IHS Janes’s story “Russia announces deepest budget cuts since 1990s” got a lot of attention this week, claiming the Russian defense budget will be reduced by $1 trillion rubles or 25%. It is also wrong and has a bombastic headline to boot. Here is a concise assessment of Russia’s defense budget, the cuts, and the reasons.
Bottom line, the Russian defense budget is going from 3.09 trillion RUB in 2016, to 2.84 trillion RUB in 2017, a reduction of ~7%, which about 1-2% harsher than announced in October of last year. The original estimate for the 2017-2019 budget plan was a 6% reduction over that period of defense spending. The cuts amount to about 250 billion RUB. Including planned cuts for the coming two years, the 3 year average is still a ~6% reduction.
The Russian defense budget is undergoing a sequester to tamp down growth, but is not experiencing large scale cuts, especially relative to other federal departments who were dealt 10% reductions.
The defense budget in 2016 was 3.09 trillion RUB. However, Russia had a problem with debt in the defense industrial complex. Manufacturers had been withdrawing commercial loans to cover the costs of production (i.e. they must have been producing on IOUs from the MoD), but this resulted in financing costs, and those costs were being carried over into the price of equipment being produced. This was no small issue, the interest rate + inflation resulted in some notable costs to the manufacturers, and financing this debt was having a waterfall effect on the state armament program.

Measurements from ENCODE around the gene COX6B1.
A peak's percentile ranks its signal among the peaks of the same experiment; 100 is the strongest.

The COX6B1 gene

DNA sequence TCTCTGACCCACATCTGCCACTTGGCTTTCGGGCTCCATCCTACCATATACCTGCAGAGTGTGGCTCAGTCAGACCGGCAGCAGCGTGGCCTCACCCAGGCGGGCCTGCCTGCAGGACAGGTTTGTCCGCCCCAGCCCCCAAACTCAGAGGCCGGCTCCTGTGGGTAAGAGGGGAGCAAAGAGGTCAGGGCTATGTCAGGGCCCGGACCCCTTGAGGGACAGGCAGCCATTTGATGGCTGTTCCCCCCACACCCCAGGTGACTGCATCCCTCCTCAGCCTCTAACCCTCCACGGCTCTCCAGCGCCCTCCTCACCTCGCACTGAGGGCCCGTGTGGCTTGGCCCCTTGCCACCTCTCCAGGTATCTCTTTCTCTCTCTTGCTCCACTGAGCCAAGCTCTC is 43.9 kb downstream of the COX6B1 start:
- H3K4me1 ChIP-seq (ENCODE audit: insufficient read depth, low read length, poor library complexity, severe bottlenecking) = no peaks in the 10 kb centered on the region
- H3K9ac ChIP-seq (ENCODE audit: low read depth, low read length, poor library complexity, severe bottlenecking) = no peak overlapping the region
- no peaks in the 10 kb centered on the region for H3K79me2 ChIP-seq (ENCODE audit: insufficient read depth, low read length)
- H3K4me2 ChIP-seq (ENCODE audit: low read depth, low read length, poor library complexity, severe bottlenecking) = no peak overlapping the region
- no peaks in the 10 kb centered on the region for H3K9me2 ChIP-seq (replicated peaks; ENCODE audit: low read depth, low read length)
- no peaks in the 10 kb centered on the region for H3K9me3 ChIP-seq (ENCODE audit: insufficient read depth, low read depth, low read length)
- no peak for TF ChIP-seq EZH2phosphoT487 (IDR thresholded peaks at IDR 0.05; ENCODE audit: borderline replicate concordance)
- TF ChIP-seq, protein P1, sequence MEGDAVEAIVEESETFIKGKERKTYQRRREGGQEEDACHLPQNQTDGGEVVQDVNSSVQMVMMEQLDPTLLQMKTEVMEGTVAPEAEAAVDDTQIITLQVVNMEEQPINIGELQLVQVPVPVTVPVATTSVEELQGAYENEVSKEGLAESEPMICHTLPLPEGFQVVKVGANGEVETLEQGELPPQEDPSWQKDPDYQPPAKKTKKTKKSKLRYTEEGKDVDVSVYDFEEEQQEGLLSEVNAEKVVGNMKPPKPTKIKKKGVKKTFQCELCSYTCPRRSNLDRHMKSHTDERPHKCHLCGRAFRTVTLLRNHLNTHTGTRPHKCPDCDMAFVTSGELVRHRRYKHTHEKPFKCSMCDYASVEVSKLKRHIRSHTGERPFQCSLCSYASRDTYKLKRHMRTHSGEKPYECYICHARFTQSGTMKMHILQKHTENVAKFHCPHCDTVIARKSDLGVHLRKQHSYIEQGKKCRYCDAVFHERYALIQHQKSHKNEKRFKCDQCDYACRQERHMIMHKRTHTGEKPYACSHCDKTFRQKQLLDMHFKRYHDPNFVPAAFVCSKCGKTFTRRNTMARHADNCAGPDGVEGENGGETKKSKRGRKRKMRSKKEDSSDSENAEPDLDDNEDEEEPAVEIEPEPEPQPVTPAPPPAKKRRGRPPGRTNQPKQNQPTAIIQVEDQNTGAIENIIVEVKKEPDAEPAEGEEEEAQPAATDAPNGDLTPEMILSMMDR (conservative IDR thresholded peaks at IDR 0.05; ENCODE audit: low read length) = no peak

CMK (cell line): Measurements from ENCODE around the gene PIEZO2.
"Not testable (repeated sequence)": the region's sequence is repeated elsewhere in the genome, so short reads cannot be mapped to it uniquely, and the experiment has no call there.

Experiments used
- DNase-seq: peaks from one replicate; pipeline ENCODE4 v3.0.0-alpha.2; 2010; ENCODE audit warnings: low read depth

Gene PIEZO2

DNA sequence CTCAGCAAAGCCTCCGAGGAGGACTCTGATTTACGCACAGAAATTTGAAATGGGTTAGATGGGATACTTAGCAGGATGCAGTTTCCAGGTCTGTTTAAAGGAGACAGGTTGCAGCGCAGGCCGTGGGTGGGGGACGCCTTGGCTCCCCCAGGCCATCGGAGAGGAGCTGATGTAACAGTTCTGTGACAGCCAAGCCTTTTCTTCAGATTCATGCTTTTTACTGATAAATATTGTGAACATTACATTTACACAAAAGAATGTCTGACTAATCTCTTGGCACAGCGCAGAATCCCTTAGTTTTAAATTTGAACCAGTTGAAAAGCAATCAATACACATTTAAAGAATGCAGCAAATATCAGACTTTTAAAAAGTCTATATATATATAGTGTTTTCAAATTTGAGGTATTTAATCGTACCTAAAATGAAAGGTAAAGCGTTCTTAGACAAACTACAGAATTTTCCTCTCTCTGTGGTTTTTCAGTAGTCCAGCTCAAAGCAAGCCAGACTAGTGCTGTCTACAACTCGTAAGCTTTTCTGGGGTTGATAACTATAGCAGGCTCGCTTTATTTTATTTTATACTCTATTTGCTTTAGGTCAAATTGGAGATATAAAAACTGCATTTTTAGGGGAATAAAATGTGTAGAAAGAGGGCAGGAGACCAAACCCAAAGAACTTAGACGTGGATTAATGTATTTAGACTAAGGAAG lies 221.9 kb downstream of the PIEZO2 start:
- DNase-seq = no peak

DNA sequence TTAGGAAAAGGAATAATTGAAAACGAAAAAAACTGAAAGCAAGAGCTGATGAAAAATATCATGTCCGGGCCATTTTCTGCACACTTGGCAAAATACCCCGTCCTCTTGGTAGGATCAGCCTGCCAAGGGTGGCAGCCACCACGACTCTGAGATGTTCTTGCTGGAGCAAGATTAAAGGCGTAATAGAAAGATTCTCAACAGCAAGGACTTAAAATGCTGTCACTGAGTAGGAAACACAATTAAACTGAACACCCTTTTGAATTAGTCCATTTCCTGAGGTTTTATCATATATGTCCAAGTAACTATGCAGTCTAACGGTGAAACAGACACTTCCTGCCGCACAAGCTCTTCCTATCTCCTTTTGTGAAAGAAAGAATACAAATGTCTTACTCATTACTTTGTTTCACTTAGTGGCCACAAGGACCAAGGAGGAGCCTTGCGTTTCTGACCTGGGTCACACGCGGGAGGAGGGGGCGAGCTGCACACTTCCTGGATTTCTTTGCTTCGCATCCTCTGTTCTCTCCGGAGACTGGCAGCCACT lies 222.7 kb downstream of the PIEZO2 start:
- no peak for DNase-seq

Eventually the ministry of finance had to pay them down, so in December 2016 they made a onetime payment of 700 billion RUB to clear this debt (though some sources average it up to 800 billion). Added to 3.09 budgeted, this brought the overall amount spent on national defense to ~3.9 trillion RUB in 2016. Statistically, that resulted in a spike of spending to 4.7% of GDP, but in reality an important chunk was this singular debt payment.
The budget figures announced for 2017 reduce the budget by 7%, to 2.84 trillion. Janes did the following math, 3.9 trillion – 2.84 = 1 trillion RUB reduction or -25%. To put it mildly, that is not the right interpretation of what is happening. The annual planned reduction is really just north of 200 billion RUB.
The future planned reductions are much smaller at 3.2% in 2018, and 4.8% for 2019. This would amount to 3% and 2.8% of GDP respectively, and perhaps 17% of the government budget. Though the figures do not include other spending on national security. My understanding is that these were based on really low oil prices of 40/barrel as well.
However, based on the past two years the defense budget is probably going to be reduced by less. 2015 saw only a 3.8% reduction, and 2016 a 5% reduction, relative to much louder announcements. Meaning, we should expect MoD to claw back some % points from Ministry of Finance planning. Here IHS Janes also seems to indicate that the 2017 defense budget is the first significant reduction after a period of extended growth, when in reality it is the 3rd straight year of budget reductions, and when everything is reconciled, the degree to which it is a reduction is debatable.